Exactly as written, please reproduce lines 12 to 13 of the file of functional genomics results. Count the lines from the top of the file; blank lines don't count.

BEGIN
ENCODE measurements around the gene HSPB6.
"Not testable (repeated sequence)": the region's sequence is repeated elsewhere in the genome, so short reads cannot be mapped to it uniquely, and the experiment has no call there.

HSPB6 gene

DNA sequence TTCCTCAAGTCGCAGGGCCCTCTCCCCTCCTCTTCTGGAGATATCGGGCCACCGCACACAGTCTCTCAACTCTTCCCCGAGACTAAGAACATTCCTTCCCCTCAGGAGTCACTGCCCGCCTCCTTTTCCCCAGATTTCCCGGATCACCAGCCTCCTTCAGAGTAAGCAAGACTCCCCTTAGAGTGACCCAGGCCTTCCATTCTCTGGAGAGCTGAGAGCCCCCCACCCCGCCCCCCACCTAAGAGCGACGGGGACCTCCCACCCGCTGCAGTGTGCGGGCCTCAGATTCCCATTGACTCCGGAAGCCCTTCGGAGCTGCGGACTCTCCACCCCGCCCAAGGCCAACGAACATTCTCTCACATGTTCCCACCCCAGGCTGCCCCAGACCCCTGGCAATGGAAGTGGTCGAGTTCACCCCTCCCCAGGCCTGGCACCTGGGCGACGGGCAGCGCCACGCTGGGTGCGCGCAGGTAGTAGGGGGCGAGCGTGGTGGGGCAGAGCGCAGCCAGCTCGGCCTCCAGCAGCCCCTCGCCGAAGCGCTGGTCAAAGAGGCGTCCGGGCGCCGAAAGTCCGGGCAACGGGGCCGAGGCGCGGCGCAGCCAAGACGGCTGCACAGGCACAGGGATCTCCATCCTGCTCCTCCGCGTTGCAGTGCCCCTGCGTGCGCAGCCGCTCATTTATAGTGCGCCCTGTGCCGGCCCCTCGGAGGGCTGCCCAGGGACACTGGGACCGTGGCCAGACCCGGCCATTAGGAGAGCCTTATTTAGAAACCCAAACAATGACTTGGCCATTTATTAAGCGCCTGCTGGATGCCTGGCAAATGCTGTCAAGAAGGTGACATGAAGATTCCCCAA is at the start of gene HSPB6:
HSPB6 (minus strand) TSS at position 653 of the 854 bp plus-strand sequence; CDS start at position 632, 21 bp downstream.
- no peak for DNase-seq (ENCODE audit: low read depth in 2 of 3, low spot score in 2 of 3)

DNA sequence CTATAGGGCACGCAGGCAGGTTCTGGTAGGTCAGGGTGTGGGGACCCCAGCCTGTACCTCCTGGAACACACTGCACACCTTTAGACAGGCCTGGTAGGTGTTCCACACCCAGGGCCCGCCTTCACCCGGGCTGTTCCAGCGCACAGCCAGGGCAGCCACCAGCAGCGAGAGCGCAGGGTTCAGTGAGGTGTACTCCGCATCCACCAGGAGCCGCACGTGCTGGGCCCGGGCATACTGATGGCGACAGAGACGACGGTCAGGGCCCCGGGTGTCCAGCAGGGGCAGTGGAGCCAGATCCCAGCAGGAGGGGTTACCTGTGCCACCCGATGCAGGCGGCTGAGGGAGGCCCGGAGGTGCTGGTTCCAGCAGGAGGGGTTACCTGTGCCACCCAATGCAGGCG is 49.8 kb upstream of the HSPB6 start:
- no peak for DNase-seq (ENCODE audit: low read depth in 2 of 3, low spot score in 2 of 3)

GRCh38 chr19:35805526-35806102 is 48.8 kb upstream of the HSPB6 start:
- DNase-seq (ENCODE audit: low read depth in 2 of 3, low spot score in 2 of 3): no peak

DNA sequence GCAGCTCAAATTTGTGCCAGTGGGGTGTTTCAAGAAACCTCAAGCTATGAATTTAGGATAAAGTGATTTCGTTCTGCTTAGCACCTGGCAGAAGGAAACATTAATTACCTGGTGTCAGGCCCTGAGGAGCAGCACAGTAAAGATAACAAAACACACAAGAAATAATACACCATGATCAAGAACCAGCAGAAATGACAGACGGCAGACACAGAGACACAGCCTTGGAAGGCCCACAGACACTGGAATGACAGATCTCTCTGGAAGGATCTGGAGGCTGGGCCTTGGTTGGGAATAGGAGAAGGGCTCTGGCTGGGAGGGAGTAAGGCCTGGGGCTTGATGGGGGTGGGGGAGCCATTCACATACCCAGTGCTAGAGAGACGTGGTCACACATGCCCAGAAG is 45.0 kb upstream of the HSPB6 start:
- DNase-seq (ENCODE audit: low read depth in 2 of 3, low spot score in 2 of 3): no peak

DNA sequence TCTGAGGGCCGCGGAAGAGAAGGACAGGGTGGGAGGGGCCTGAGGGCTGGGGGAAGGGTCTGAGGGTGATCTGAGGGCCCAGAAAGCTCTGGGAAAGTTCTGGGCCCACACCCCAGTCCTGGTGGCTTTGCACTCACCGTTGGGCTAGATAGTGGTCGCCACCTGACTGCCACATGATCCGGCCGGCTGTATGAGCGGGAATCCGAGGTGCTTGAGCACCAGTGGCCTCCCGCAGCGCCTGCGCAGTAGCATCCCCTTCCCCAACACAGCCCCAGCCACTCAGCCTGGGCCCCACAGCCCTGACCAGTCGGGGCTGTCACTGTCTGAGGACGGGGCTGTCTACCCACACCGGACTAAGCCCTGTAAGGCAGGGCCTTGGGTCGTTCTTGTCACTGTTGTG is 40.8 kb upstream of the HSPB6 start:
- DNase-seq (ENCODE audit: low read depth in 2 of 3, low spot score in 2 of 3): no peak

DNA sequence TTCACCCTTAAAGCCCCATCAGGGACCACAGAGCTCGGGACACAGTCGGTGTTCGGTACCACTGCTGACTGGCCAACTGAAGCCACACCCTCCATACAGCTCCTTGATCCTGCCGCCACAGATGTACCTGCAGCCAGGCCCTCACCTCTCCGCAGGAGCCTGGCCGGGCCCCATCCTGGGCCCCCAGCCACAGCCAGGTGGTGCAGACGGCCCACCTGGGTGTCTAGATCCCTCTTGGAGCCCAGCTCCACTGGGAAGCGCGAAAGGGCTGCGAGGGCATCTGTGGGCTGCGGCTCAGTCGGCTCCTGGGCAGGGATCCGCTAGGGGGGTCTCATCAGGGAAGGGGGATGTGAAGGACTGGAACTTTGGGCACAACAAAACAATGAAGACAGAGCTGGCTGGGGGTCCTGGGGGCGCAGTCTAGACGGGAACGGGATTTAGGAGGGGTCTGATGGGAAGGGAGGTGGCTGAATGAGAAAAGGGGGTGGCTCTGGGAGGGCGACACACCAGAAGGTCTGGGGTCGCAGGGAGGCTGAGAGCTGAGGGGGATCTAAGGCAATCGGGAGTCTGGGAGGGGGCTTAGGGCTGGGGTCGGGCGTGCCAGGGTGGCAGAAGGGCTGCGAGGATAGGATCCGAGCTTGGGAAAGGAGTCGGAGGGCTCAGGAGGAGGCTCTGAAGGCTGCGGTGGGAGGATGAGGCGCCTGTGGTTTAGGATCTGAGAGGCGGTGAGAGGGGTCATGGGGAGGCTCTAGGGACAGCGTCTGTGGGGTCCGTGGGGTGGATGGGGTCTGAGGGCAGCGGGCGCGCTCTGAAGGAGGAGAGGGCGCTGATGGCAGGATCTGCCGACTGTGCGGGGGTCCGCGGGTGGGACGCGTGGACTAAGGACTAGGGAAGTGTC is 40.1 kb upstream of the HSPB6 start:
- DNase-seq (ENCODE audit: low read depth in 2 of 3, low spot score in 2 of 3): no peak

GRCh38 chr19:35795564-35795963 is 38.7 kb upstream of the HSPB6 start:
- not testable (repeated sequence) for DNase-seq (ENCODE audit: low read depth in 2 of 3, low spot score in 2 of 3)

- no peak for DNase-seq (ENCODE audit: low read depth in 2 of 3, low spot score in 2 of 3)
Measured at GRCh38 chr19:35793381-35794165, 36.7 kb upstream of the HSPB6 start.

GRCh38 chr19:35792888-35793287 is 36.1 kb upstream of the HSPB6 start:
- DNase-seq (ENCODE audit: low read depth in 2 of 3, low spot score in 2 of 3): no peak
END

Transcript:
- DNase-seq (ENCODE audit: low read depth in 2 of 3, low spot score in 2 of 3): no peak

DNA sequence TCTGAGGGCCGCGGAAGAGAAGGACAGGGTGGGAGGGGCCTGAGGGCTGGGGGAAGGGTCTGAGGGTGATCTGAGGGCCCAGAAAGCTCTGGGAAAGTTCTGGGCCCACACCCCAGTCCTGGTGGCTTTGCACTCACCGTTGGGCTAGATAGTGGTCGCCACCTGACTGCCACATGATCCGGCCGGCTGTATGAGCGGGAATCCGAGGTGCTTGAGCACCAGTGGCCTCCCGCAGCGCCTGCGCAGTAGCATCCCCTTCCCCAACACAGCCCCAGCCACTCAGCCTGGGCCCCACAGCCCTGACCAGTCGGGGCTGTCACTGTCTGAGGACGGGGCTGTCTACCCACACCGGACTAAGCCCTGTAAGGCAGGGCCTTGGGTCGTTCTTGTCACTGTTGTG is 40.8 kb upstream of the HSPB6 start: